Interviews — Five considerations during the interview

By Scot Herrick | Job Search

Dec 27

The posts this week have looked at interviews and interviewing. We’ve seen the gauntlet companies are raising in the interview process, my mini-rant about team interviewing, and what things should be in place before a person does interview.

But now, the coveted person-to-person interview is securely in hand. And some of the unknowns will now become known. It is a time of opportunity – and peril.

I’ll give you some perspectives and hard edge to-do’s.

As a candidate, you have very little control over an interview situation. It’s even designed to be somewhat intimidating (not necessarily intentionally). Certainly, you will be doing many new things out of your normal routine – adding to stress – and you have to be on all the time for whatever gauntlet gets thrown at you.

Here are five points to help all that along:

  1. Know what you have delivered in your positions, both now and in the past. Especially if they are financial benefits. Business is business, and participating in something versus delivering something is a world of difference between candidates. You may not know what needs to be delivered in the new position, but you must be able to articulate what you have delivered in your current position. And, if there are financial benefits, so much the better – but no one will believe the financial benefit, so be prepared to fully explain the logic in a concise manner that got you the financial benefit.
  2. Use what you have delivered in your position to bridge to what seems to be in the new position you are in the interview for. This bridging of delivery enables you to learn about the position and the hiring manager perception of the position. This will enable you to more closely relate what you have delivered to what is needed in the position.
  3. Always have questions to ask at the end of the interview. My favorites, since they are rarely talked about during the interview, relate to asking about the manager’s style or the team dynamics. A lot can be learned about the manager or team from asking those types of questions that would never have come up in the interview. It will be your only opportunity to see if the “culture” of the manager or team will match what you want in a position.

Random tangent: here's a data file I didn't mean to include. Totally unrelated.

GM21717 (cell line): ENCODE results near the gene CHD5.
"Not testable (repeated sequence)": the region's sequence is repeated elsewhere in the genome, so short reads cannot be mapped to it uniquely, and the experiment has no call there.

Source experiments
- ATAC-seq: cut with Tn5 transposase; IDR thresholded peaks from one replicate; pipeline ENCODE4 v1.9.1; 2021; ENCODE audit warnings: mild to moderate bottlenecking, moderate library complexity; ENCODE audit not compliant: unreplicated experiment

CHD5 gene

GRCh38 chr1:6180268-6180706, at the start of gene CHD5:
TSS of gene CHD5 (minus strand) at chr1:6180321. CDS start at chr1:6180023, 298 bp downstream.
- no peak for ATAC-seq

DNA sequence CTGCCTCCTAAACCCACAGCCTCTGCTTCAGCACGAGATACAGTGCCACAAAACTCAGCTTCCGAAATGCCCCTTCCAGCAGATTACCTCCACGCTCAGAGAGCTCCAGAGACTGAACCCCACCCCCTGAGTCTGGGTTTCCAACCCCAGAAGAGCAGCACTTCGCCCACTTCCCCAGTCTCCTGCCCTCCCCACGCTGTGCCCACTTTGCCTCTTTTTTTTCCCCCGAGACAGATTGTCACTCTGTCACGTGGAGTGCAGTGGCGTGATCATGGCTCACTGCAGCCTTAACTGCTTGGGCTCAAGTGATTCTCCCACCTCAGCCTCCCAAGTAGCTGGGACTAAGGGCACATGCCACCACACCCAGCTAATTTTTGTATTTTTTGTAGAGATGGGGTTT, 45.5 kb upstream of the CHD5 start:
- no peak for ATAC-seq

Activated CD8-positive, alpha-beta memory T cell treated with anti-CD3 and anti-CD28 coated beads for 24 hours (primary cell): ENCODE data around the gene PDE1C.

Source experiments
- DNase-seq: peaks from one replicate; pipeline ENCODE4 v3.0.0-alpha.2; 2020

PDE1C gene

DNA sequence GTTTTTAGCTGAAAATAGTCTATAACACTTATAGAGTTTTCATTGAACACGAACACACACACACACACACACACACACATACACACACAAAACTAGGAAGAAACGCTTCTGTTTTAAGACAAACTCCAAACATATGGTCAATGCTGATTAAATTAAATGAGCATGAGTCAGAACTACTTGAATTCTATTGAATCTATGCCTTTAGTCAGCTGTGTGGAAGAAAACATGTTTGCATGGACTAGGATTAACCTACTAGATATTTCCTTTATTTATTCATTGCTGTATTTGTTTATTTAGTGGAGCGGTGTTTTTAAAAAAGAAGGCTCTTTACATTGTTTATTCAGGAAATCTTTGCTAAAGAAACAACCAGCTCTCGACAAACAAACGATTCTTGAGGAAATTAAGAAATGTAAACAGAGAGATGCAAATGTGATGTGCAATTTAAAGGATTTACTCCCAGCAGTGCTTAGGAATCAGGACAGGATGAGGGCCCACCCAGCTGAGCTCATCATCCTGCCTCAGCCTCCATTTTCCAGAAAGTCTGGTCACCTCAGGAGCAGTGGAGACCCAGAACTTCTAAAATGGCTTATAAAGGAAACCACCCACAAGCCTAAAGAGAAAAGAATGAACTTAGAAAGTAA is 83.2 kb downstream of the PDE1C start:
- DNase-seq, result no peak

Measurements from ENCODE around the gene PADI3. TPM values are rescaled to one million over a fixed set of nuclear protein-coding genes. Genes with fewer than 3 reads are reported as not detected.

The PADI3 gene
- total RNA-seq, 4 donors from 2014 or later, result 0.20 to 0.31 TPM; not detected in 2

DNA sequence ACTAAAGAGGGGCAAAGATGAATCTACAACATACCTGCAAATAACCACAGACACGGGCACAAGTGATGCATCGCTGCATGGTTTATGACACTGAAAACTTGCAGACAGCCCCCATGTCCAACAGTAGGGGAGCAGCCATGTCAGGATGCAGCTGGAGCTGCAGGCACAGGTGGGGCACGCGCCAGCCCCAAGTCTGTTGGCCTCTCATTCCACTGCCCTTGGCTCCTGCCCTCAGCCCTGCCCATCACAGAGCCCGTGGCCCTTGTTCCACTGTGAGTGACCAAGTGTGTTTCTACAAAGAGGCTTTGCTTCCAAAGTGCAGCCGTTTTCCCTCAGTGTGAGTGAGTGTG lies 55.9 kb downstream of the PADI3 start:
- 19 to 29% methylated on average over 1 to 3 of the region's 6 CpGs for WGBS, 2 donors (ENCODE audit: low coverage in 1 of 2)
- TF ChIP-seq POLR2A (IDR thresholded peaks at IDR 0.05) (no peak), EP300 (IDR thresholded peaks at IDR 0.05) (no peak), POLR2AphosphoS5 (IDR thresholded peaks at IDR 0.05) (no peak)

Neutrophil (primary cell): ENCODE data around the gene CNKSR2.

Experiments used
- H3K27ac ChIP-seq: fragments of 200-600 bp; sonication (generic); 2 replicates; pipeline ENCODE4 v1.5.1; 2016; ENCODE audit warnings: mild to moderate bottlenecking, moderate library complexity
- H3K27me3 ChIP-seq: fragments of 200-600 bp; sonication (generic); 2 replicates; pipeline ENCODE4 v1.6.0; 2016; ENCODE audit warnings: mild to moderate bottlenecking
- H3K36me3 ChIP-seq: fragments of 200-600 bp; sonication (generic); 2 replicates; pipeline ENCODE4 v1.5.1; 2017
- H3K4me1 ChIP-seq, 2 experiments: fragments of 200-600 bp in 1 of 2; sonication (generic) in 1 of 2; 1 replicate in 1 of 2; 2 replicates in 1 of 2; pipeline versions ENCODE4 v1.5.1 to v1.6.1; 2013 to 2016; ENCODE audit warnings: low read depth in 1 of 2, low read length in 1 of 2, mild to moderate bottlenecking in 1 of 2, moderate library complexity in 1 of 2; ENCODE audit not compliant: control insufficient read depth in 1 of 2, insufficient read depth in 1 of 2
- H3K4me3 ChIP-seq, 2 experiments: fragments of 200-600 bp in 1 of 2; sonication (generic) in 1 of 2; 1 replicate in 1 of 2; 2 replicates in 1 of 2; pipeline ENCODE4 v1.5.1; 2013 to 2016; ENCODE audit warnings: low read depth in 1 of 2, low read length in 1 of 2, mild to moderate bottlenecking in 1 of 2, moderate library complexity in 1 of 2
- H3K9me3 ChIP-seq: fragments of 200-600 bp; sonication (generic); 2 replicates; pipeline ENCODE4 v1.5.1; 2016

4. Use specific examples that demonstrates the skills needed in the position. If SQL is needed for the position, make sure you have examples of where you used it. Better if it was delivered. Better if it resulted in a business savings from slicing and dicing stuff from your SQL example. Even better if you follow-up with a question asking if that is the type of work done in the position you are interviewing for. See how the dots connect?
  5. You do it for dates, don’t you? Why haven’t you ‘Googled’ every person you are interviewing with? If you Googled me, you’d find this web site plus an amateur radio web site. You’d see Cube Rules where you could read this and get exactly what you needed to be prepared for an interview. You’d see that I have Ten Keyboards, a writing blog. You’d see I’m currently writing for b5media and Pimp Your Work, a business blog about tools and tips to make your work life better. And you’d see a couple of older blogs I’ve written for. I’m not saying you would use any of it in the interview, but don’t you think it would help you to be ready? Yes, it would. Trust me. Just make sure you Google the right person!

All of these things are in your control. Knowing and preparing these items will help you be more confident for the interview.

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About the Author

Scot Herrick is the author of “I’ve Landed My Dream Job–Now What???” and owner of Cube Rules, LLC. Scot has a long history of management and individual contribution in multiple Fortune 100 corporations.